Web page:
The Northern elite did not invent Almajirci. Almajirci has a long history steeped in tradition that predates modern Nigeria. Religious knowledge was a huge political asset in the early days of Islam in West Africa. It gained more patronage in pre-colonial Nigeria during the reformist movement of Sheik Usman Dan Fodio. Only the religious scholars got government jobs in the Caliphate, they were the new elite. Parents registered their boys in hundreds with the few scholars available. Seekers of knowledge had to travel to remote locations to learn and come back to lead prestigious and useful lives. Today, the world has indeed changed, this is the technology century. No modern nation state can afford to breed teeming youths who have memorized the Holy Quran, had no skills and are not employable. The sin of the Northern elite is the indifference, it is in tacit approval of a system that has outlived its usefulness and the maintenance of the status quo, it is the sustained socialization of the young into an education ideal that is serving the interest of powerful exploitative groups in the North. It must stop, every Nigerian of good conscience must ask for reformation of Almajirci. From anthropological and sociological research, we know and understand educational institutions as loci of “identity politics” where the young are able to contest the societal view of what is good and just. Almajirci has become a unique locus for understanding the behavior and values of the Almajiri standing on the tripod of poverty, parental neglect and ignorance. The central position of the Holy Qur’an in the spiritual life of Muslims makes this topic a “no go area” for politicians but a good leader must take on the unpopular as long as it serves the greater good of the society. The religious scolds will see this as another secular rant but the North cannot truly record and achieve meaningful “cultural production” and economic capital outside government patronage if they fail to address the Almajirai problem. The North will continue to produce abysmal developmental indices unless the Almajirai system is reformed. The underlying injustice of Almajirci is the major reason why Boko Haram festers and has gripped the country.
For my readers who don’t know who an Almajiri is: Almajirai (plural) are boys from age 4 up to 20 sent away from their family by parents, to be placed under the discipleship of a Mallam or an Islamic scholar hundreds of kilometres away, for the purpose of memorizing the Qur’an. The Almajiri is given a place to sleep, they receive no food and have no option but to move from house to house when hungry begging for food. Most Mallams have no fewer than 20 Almajirai in their care. Abdulhamid was well known in my compound (apartments Up North are housed into a compound) as a good boy long before I moved into the neighborhood. After a few weeks of trying to understand the system, I took him in. He runs some of my errands, wash plates and takes his breakfast and dinner with me. On weekends he watches my clothes and does the ironing as his reading schedule permits. Abdulhamid is one of the lucky few. The life of an Almajiri is tough and his trajectory is bleak. This country has 8million – 10million boys within the Almajirci system. Every morning and at meal time, they go into the street bowls in hand going door to door begging for food, rummaging hotel and restaurant waste bins for left overs or foraging market dumps for damaged fruit and vegetables. In most cases, his teacher and wives depend on the item he brings from his begging “runs”. Those who bring usable items such as clothing, money and food are praised while those who bring in nothing are beaten. The Almajirai spends several hours daily with their teacher or an older Almajiri reading and chanting the scriptures, sitting cross-legged, mostly unkempt, swaying to the rhythm of the chants, going for weeks without a bath, with a slate or pamphlet on which Quranic verses are scribbled, trying to commit the Qur’an to memory. Those who fail to meet set benchmarks are singled out for one on one with the Mallam who will mete out specific punishments which is often 100lashes using the horsewhip. The Almajiri has no rights, he is not treated with any any dignity and receives no respect from society. These poor children especially those under age 10, move around with flies crowding their mouths. No one truly cares that the Almajirai is a child, a helpless victims of parental neglect and abuse. They are seen by the society as mere nuisance.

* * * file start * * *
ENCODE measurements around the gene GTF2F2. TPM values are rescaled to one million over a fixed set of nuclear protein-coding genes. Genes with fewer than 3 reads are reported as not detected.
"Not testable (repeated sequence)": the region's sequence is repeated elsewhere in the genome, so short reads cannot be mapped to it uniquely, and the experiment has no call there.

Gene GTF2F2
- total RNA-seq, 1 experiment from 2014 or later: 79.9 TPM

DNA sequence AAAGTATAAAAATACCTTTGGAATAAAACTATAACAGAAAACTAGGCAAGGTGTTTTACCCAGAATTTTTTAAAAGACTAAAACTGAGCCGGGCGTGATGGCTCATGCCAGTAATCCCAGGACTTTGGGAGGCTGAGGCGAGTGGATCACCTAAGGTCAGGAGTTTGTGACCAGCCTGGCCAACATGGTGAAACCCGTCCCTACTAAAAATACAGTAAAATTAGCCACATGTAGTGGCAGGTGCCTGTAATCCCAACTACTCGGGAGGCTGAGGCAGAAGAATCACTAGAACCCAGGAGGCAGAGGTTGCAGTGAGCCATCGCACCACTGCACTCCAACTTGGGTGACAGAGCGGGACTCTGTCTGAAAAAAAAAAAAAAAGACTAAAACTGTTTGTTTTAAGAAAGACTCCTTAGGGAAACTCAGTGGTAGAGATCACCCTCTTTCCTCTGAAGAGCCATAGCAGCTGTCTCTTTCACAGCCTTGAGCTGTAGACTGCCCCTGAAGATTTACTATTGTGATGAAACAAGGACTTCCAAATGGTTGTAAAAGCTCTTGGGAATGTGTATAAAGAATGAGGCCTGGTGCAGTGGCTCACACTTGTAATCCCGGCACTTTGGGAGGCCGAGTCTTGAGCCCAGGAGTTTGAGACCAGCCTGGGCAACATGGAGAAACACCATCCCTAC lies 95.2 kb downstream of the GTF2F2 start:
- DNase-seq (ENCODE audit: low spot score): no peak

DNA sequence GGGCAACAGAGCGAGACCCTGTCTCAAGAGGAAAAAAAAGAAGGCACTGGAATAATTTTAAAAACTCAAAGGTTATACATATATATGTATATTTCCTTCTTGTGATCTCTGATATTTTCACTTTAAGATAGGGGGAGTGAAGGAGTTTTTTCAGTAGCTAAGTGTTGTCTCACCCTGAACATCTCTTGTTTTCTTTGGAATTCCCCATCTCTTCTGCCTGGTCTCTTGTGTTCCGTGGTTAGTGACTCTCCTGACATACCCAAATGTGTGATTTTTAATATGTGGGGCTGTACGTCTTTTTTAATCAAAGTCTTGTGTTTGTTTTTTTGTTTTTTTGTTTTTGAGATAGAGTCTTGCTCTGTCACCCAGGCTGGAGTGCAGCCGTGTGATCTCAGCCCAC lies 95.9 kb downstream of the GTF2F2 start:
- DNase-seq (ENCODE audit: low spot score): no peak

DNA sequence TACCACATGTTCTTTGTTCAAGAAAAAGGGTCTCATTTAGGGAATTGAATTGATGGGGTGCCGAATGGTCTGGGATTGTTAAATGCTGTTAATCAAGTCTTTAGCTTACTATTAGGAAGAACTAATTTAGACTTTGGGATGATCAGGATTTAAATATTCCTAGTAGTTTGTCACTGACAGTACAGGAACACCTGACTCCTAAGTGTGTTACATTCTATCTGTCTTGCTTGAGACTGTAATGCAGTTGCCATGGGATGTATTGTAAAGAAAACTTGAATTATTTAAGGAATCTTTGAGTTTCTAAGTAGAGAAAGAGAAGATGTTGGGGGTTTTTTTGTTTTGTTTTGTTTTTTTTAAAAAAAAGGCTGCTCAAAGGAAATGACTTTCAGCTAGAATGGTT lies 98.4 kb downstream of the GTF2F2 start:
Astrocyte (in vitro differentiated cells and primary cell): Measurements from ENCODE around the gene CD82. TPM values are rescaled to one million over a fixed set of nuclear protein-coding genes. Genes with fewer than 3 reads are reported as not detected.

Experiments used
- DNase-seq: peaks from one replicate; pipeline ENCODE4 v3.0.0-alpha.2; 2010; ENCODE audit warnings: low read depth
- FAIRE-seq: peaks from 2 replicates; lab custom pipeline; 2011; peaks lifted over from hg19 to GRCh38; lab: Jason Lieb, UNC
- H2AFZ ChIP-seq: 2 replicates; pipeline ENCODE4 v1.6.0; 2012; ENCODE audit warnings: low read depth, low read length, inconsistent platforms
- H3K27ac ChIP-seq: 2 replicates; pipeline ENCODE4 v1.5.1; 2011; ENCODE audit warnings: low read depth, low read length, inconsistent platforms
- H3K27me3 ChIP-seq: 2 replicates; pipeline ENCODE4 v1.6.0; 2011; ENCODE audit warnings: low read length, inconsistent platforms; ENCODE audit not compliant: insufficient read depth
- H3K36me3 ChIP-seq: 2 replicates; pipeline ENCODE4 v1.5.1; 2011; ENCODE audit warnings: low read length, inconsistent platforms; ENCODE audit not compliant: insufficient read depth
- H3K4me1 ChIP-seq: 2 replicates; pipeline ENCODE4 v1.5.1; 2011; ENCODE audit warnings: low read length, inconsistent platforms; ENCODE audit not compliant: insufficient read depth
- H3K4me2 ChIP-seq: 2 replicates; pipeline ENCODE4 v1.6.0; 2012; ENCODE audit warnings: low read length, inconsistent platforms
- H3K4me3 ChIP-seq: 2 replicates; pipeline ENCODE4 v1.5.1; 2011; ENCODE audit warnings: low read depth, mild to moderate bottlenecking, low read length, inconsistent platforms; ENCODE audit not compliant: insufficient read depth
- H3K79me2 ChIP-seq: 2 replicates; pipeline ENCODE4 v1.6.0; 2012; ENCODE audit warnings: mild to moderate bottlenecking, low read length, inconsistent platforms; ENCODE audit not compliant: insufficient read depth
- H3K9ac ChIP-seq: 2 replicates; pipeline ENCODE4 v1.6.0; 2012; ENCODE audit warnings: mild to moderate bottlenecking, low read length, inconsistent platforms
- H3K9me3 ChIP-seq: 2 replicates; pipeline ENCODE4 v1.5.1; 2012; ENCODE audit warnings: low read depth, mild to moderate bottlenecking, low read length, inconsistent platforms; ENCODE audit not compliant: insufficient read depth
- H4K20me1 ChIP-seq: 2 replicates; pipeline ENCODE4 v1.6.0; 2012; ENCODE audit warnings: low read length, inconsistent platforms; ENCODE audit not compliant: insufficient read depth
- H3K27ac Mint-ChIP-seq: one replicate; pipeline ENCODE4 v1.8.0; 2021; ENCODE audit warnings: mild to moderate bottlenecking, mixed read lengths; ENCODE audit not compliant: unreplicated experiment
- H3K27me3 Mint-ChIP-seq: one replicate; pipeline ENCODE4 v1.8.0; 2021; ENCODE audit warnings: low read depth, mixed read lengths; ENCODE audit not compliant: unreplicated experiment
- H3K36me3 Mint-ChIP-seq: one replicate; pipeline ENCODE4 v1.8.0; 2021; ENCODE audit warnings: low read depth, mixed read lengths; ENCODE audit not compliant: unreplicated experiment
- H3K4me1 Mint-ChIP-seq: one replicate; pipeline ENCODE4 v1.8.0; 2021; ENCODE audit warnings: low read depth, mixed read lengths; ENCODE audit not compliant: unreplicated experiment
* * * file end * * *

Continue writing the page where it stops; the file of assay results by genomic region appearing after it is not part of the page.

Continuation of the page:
For the avoidance of doubt, the inconvenient truth is; life batters these children early. They are subjected to unimaginable stress and stress does become toxic when a child has frequent or prolonged exposure to detrimental experiences like abuse, neglect or poverty without adult support. Majority of these children grow up not having a surer sense of what is important, has meaning and is good because they cannot make a living after their discipleship. They have no formal schooling and have never learnt any trade. There’s nothing noble about being malnourished, going mostly hungry, surviving at the mercy of strangers, prying the waste bins scavenging for food, exposed to the blazing Northern Sun in pursuit of knowledge. When you walk miles, bowl in hand begging for food, and you can’t get anything decent to eat, it doesn’t matter what your mission is. You just get worn out.
To be continued…